Friday, July 27, 2012

Drinking Tea With The Taste of the Thames

Everything I know about Great Britain comes from the BBC. Specifically, Ab Fab.

It's kind of like everyone outside of the US thinking American's all live in New York or Los Angeles and are cowboys who carry guns and talk like Clint Eastwood.

When we were in London last fall I saw everything through the prism of Ab Fab, expecting at any second that Eddie and Pats would tumble out of a cab in front of me - a bottle of voddy in one hand and a cigarette in the other - yelling, 'Sweetie! Dahling! Fashion, fashion, fashion!'

Sadly, the only fashion I saw was a lot of shorts with pantyhose (not tights, mind you), and those unfortunate bowler hats. The male hotel employees still wear them, giving them a sinister, A Clockwork Orange vibe. Unsettling for sure.
Since we had only one day and night in London before leaving for Paris, I forced my pal Gabriel to hit the ground running with me to Westminster Abbey. We'd been flying all night and were exhausted from little sleep, but I had planned a full agenda with the first stop being Poets' Corner at the Abbey.

Gabriel at Westminster Abbey.

Did you know Chaucer is buried at Westminster Abbey? Chaucer. I'm not even a big Canterbury Tales fan, but it's not often you come across the tomb of perhaps the most famous English poet (outside of Shakespeare of course) who's Middle English poem makes your native tongue read like a foreign language.

Besides that, he is OLD. As in born in 1340-something old. 

I didn't even know they had dead bodies back then, let alone do anything useful with them.

And not just Chaucer, but Charles Dickens, Browning (read this), Kipling (and this), Tennyson, all buried at Westminster under these ordinary slabs of stone. You just walk right over them on your way to the next chapel.

Westminster Abbey is a fascinating place, and I could have spent days there hearing the same tour over and over it was so rich with ceremonial history and bizarre and violent deaths.

Virgins roasted on gridirons. Beheadings. Child murders.

I could care less about dead Royals, but who doesn't love tales of family in-fighting and power thirsty relatives. It all seems so... dramatic.

Afterward, Gabriel and I drank coffee from a vendor outside of Buckingham Palace and I considered how fortunate I am to be in no immediate danger of being beheaded.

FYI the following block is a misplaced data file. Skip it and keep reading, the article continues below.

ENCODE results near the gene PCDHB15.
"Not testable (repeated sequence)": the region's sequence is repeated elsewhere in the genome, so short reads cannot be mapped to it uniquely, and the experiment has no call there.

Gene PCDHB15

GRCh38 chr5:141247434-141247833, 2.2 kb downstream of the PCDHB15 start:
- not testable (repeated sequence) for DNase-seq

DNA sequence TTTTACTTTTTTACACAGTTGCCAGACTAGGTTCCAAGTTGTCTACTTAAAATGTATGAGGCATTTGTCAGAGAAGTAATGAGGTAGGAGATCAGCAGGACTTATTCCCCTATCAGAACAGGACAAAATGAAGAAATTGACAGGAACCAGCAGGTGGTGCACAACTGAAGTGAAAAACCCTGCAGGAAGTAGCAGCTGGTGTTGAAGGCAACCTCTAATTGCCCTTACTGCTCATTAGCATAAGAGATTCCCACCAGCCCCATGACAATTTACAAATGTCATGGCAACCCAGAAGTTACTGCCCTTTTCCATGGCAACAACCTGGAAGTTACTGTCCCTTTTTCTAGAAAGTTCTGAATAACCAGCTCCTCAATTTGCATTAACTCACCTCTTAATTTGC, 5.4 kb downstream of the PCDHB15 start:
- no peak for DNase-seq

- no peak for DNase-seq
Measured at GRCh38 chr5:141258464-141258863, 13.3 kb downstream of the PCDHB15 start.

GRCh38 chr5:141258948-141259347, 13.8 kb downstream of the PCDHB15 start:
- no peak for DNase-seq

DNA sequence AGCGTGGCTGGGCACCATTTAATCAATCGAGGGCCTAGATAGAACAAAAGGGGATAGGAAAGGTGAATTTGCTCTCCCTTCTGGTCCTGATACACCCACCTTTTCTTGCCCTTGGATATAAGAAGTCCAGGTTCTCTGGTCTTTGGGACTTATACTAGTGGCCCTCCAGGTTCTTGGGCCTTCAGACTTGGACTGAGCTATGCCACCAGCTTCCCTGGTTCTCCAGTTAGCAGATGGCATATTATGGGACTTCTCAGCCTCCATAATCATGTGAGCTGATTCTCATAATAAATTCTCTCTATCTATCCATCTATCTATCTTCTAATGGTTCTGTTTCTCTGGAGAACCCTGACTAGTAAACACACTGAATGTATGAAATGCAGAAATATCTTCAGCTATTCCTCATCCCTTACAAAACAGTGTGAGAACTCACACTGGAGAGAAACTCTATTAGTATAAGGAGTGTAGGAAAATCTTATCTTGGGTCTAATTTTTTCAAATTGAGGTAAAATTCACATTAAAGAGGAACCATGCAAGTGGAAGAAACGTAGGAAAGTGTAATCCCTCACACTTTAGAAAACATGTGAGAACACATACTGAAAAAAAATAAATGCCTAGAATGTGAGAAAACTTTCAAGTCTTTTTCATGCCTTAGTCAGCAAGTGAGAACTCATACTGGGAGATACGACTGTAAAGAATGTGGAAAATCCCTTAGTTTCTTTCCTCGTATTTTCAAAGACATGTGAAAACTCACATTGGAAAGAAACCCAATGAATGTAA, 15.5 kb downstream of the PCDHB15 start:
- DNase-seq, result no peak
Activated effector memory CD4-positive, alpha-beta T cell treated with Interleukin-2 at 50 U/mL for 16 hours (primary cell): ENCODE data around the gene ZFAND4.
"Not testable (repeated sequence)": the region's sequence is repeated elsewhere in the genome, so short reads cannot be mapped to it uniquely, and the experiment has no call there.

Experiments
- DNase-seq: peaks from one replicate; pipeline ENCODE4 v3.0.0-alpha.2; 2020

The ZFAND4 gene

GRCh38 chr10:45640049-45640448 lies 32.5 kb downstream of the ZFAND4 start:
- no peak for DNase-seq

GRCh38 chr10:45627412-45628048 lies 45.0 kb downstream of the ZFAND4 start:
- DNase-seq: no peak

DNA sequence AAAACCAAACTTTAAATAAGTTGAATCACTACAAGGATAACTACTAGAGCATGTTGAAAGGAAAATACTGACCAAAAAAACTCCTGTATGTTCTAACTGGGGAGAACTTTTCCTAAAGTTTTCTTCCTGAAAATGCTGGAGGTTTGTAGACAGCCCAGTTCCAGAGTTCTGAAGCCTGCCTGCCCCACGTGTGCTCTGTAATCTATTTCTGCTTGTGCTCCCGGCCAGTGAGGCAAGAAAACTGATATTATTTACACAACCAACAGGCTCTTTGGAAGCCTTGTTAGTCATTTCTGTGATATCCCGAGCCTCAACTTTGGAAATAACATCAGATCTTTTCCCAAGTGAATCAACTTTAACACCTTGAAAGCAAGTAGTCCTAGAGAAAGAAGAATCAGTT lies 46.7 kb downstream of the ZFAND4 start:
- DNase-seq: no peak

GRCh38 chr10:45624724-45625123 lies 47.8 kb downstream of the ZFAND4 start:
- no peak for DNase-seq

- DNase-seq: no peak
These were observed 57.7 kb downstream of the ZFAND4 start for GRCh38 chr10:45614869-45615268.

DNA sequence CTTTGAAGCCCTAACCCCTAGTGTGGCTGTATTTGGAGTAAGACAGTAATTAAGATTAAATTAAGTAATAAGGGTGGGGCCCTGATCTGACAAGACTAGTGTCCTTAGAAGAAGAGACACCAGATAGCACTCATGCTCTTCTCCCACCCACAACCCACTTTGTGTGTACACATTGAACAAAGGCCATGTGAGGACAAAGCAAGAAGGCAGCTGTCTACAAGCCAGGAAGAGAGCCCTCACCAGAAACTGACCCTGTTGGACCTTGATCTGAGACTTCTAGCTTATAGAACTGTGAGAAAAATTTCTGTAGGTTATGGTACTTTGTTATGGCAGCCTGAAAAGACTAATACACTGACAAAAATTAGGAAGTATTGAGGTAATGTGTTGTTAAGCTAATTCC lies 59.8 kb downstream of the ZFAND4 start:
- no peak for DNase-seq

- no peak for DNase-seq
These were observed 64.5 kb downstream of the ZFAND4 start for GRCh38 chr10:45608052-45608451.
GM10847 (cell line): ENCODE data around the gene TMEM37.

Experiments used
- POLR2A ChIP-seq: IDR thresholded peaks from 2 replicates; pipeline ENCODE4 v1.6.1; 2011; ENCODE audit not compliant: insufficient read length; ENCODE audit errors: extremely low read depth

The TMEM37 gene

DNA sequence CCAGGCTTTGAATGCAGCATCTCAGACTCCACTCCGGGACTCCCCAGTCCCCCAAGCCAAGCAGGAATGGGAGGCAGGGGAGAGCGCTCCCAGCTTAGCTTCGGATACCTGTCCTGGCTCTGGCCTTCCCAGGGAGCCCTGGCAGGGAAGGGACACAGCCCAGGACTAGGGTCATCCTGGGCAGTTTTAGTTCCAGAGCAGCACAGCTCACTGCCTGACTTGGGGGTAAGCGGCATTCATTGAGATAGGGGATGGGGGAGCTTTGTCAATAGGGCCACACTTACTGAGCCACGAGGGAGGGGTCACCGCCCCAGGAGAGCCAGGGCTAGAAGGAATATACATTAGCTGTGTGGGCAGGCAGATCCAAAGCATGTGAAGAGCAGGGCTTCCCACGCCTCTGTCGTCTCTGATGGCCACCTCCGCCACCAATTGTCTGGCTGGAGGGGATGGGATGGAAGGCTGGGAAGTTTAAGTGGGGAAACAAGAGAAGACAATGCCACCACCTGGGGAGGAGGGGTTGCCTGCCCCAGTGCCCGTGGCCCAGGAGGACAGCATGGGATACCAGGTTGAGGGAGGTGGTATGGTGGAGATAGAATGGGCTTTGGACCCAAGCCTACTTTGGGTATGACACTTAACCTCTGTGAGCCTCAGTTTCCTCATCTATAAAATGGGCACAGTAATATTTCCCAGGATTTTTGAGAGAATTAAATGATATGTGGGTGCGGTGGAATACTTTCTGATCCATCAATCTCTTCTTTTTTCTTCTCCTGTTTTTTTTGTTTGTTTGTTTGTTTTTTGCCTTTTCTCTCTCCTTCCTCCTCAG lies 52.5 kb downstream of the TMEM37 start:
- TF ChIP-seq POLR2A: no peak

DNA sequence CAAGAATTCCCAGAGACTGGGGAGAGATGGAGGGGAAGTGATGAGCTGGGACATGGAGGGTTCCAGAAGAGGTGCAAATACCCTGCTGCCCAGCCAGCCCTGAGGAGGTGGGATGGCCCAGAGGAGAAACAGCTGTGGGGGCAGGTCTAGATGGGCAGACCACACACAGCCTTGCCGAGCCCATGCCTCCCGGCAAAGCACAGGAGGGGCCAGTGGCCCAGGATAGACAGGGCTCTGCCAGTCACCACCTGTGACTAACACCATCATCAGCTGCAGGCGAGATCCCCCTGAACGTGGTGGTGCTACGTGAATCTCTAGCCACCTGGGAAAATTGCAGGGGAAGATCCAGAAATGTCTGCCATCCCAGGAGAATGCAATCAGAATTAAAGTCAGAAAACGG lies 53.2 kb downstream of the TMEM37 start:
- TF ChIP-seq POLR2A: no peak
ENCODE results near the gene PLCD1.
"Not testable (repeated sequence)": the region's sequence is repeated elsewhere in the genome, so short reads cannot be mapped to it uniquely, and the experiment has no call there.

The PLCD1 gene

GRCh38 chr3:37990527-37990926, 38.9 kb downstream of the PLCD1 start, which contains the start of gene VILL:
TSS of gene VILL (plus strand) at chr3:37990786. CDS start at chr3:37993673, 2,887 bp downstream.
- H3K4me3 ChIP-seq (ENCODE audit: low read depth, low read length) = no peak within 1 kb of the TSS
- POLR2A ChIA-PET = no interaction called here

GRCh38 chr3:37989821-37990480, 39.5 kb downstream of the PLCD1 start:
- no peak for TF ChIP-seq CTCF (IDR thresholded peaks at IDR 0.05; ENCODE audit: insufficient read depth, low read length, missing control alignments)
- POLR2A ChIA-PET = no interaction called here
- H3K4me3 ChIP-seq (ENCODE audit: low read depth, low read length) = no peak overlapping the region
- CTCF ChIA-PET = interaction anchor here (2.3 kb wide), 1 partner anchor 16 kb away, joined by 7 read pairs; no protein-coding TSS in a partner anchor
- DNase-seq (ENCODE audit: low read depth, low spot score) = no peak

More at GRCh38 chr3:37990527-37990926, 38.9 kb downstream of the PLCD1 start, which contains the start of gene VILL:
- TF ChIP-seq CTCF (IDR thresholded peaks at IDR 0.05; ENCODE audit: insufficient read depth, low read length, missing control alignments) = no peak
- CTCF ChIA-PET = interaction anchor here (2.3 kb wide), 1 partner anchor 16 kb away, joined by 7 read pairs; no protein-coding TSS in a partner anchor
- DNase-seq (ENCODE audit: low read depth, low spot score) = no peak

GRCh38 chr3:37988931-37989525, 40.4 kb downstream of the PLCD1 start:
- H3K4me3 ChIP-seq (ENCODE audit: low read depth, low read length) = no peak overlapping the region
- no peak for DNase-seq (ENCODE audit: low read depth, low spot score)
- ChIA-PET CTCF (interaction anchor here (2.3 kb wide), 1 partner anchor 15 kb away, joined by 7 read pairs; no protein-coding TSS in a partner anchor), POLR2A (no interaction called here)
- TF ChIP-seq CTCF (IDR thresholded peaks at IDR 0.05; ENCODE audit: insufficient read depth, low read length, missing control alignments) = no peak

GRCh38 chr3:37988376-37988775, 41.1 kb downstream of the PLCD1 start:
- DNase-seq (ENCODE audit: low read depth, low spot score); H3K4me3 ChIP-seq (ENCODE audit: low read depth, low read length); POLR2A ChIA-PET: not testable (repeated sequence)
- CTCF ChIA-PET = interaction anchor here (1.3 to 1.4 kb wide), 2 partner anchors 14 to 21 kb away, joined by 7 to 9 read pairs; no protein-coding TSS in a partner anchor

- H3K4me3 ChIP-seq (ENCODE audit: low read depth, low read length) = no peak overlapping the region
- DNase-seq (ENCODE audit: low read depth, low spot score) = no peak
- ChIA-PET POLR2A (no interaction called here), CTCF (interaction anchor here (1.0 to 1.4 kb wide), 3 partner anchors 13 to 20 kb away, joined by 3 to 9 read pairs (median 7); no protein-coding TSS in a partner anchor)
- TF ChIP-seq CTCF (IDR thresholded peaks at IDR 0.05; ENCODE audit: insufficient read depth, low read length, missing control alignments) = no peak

Later that afternoon we finally caught up with our partners who were coming from a meeting somewhere in Great Britain. I hadn't seen Ray in a week because of the meeting, and the first I saw him in London I was crossing a street near Buckingham Palace. We proceeded to kiss (and surely annoy) everyone around us on Piccadilly. But it was awesome, finally seeing each other again and suddenly in another country, on another continent.

The four of us headed toward the London Eye, where we rode the city's famous Ferris wheel and took a sightseeing boat tour down the Thames.

Our tour guide was a hilariously snarky girl who colorfully brought all of the sights to life.

"Look everyone, here is London Bridge. It's not that great, is it? But up ahead is Tower Bridge, which you will be much more impressed by!"

London Bridge - Despite the nursery rhyme, not that impressive.

Tower Bridge - Way more impressive...

even from underneath.

We were cruising down the Thames at sunset, making for an accidental romantic tour of London. And yet not once did I get tired of saying, 'Look kids, Big Ben. Parliament!'

So perfectly lit and gorgeous it looks almost fake. No Instagram required.

What's funny about when I first saw Parliament and the clock tower was that I didn't recognize it as the London icon. Gabriel and I were on back side by Westminster Abbey, and when I got out of the cab he said, 'Turn around. There's Big Ben.'

I guess it's Big Ben if you say so, just take my picture.

From this angle I thought it sort of looked like Big Ben, but not exactly right. Hmm, something is missing...

Gabriel had been to London several times, but yet I was standing there in the street saying, 'I dunno Gabriel, I think you're wrong.'

All of the photos I'd seen (and episodes of Ab Fab) always showed it beside the Thames. When we crossed over the river and I saw it for the first time from that angle it was immediately recognizable.

Oh my gosh you guys, look! It's Big Ben!

I think they all would have punched me if it weren't so hilarious.

The next morning we had breakfast at our hotel in the St. Pancras Renaissance.

English breakfast.

This is significant because it's steps from the St. Pancras International train stop where tens of thousands of Olympians and fans will be traveling between Olympic Park and central London. The Olympic rings were already up when we were there.

Anyway, I have to go, Opening Ceremonies start soon.

Happy London 2012 Olympics everyone.


I stole this headline from Morrisey's fantastic song Come Back To Camden. Here's the mp3.  

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